The exceedingly rare miracle of human birth—in which a tiny and defenseless new person is created by two wealthy and famous people working in concert—continues to have a profound effect on its most notable participant, Jay-Z, who has valiantly striven to put into words the incredible life changes it has spurred in him, so that we might all live through his unique experience vicariously. And while the world that is Jay-Z’s Facebook page waits for an official follow-up ballad to “Glory,” perhaps one set to a syncopated baby rattle and a Chris Martin hook, NME reports that Jay-Z has already released another work inspired by his daughter Blue Ivy Carter, this time in the form of a poem. And, if the lyrics are accurate, they represent yet another personal epiphany for the rapper, as Jay-Z has apparently vowed to stop using the word “bitch” in Blue Ivy’s honor—having realized upon having a daughter that the term “bitch” is disrespectful to women. But mostly to Blue Ivy Carter, who, again, is his daughter.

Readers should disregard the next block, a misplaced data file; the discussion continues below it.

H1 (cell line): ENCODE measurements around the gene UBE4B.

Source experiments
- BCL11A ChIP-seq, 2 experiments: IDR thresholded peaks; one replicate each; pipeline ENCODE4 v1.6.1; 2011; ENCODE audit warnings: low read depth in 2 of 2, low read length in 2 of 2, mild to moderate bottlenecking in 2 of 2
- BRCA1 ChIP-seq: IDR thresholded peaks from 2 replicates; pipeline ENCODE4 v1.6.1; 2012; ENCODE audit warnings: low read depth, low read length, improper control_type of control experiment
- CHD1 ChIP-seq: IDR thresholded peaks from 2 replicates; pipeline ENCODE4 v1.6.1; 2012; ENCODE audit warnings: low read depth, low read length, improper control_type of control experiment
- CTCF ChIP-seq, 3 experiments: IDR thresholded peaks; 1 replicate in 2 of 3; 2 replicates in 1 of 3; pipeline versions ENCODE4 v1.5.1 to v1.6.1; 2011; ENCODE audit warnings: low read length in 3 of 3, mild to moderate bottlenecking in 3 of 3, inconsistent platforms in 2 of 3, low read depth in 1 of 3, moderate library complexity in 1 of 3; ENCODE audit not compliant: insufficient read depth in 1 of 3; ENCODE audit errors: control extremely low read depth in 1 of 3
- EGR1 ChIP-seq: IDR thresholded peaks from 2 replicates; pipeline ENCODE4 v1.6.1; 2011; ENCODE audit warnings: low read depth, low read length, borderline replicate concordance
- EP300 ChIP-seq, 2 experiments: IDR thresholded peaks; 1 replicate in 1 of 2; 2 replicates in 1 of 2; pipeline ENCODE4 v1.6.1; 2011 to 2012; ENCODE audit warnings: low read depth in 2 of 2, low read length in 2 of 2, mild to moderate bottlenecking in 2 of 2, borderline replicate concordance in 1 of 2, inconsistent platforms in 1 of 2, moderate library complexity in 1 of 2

“Before I got in the game, made a change, and got rich/I didn’t think hard about using the word bitch/I rapped, I flipped it, I sold it, I lived it/Now with my daughter in this world I curse those that give it,” the poem reads, with Jay-Z going on to promise that “the degradation has passed” for all women, as it is a gender that now includes his daughter. Because it is a poem, Jay-Z does not address how he plans to phase out the word “bitch” from his repertoire—for example, what he will use to rhyme with “rich,” or whether the refrains of songs such as “99 Problems” will have to be retroactively changed to something such as “I’ve got 99 problems, but a troublesome girl who is nevertheless still some father’s daughter ain’t one,” and other humorously incongruous juxtapositions. But it’s more evidence that fatherhood has truly changed Jay-Z, and yet another chance for us all to learn something about parenting.